Beowulf wants the tall tower built at the edge of the water so that sailors can see it from a distance and remember his name. Thus Beowulf wishes to be remembered after his death. Also, as a man of the sea, he identifies with those who will come in their own journeys over the sea after his death. He wants the tower built so that "boats in the darkness / And mist, crossing the sea, will know it."
As recounted in "The Burning of Beowulf's Body," Beowulf's request is honored. The Geats build the tower "strong and tall," working on it for "ten long days." After Beowulf's monument is completed, the Geats seal his ashes within its walls and also bury the treasures won by Beowulf and Wiglaf. Once Beowulf's burial is complete, "twelve of the bravest Geats / Rode their horses around the tower, / Telling their sorrow . . . ."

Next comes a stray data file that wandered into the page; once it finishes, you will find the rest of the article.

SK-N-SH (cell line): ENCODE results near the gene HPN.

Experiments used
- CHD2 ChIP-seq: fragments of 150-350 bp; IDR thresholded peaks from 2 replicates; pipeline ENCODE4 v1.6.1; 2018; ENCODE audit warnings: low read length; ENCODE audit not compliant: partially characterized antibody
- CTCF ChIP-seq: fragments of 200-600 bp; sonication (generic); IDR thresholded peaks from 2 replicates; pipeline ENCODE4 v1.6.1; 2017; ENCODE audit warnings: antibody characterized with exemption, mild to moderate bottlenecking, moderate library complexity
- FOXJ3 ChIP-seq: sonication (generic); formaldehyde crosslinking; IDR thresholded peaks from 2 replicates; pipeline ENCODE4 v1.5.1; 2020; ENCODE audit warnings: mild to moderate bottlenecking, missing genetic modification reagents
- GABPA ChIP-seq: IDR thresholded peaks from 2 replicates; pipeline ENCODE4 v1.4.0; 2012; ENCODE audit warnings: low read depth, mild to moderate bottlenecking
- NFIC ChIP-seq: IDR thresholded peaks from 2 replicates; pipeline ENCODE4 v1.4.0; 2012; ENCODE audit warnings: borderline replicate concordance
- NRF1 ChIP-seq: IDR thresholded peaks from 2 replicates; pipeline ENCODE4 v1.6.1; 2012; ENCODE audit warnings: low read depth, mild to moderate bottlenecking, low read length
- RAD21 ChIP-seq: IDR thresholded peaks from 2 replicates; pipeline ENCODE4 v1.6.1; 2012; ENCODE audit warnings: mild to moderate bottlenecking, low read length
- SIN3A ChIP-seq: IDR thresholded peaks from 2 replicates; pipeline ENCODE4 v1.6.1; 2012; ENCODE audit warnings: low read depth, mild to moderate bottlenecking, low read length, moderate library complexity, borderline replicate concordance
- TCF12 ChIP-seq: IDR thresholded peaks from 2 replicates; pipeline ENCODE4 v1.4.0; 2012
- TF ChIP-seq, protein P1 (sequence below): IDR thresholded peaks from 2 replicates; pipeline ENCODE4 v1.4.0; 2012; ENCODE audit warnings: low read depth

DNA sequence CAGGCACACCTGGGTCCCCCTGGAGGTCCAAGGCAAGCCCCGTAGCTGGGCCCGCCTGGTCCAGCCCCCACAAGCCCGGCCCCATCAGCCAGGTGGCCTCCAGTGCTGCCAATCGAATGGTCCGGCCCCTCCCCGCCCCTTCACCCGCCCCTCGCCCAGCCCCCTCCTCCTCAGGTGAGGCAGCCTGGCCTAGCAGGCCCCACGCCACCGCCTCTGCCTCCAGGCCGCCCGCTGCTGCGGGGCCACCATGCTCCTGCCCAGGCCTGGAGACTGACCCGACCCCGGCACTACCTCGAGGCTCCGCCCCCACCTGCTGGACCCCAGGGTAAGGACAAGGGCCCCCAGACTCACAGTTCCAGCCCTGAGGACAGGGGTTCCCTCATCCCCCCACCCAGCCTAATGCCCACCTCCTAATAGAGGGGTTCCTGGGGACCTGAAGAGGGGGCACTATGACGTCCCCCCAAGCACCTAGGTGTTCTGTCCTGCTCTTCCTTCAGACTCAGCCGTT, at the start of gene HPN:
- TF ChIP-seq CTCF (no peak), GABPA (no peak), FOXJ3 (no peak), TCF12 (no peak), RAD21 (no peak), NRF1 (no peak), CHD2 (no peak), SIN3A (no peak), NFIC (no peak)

In addition to the previous response, by burying the treasure within the tower a statement is being made about the cowardice of the men (besides Wiglaf) who flee rather than face the dragon. The king was expected to reward those who were loyal to him and, as Wiglaf points out to the men, their flight has disgraced them and their families. There will be no treasure to share. The tower becomes not only a monument to the greatness of Beowulf but also a reminder of the failure of his soldiers.
Remember too that to the people of this time, Fame is viewed as the thing most desired - the only thing that lasts beyond death. So this monument tower would also keep Beowulf's name and story in front of the people.